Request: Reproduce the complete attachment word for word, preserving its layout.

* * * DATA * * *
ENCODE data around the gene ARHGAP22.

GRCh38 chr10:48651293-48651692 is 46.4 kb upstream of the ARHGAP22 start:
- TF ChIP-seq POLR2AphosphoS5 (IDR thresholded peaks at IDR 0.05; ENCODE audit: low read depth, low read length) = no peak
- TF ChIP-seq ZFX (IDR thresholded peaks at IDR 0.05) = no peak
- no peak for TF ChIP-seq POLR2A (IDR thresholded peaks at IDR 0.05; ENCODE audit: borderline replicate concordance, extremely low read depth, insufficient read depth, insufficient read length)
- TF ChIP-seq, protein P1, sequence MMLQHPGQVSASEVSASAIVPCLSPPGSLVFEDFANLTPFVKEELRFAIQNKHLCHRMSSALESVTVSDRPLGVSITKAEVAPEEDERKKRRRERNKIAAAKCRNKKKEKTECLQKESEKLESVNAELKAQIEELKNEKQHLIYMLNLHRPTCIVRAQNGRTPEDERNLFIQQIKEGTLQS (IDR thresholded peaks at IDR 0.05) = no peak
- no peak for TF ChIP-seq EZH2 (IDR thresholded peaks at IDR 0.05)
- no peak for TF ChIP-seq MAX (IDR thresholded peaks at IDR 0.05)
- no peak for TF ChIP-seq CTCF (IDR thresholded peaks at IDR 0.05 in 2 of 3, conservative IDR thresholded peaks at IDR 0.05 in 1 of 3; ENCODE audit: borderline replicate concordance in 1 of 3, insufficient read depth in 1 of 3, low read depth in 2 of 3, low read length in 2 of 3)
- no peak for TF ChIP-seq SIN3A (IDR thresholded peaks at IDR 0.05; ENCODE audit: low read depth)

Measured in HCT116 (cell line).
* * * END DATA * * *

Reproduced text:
ENCODE data around the gene ARHGAP22.

GRCh38 chr10:48651293-48651692 is 46.4 kb upstream of the ARHGAP22 start:
- TF ChIP-seq POLR2AphosphoS5 (IDR thresholded peaks at IDR 0.05; ENCODE audit: low read depth, low read length) = no peak
- TF ChIP-seq ZFX (IDR thresholded peaks at IDR 0.05) = no peak
- no peak for TF ChIP-seq POLR2A (IDR thresholded peaks at IDR 0.05; ENCODE audit: borderline replicate concordance, extremely low read depth, insufficient read depth, insufficient read length)
- TF ChIP-seq, protein P1, sequence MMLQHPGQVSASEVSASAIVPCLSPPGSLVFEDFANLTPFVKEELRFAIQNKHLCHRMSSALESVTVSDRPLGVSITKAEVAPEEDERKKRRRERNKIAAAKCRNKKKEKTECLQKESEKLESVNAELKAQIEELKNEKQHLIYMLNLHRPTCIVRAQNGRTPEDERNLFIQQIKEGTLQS (IDR thresholded peaks at IDR 0.05) = no peak
- no peak for TF ChIP-seq EZH2 (IDR thresholded peaks at IDR 0.05)
- no peak for TF ChIP-seq MAX (IDR thresholded peaks at IDR 0.05)
- no peak for TF ChIP-seq CTCF (IDR thresholded peaks at IDR 0.05 in 2 of 3, conservative IDR thresholded peaks at IDR 0.05 in 1 of 3; ENCODE audit: borderline replicate concordance in 1 of 3, insufficient read depth in 1 of 3, low read depth in 2 of 3, low read length in 2 of 3)
- no peak for TF ChIP-seq SIN3A (IDR thresholded peaks at IDR 0.05; ENCODE audit: low read depth)

Measured in HCT116 (cell line).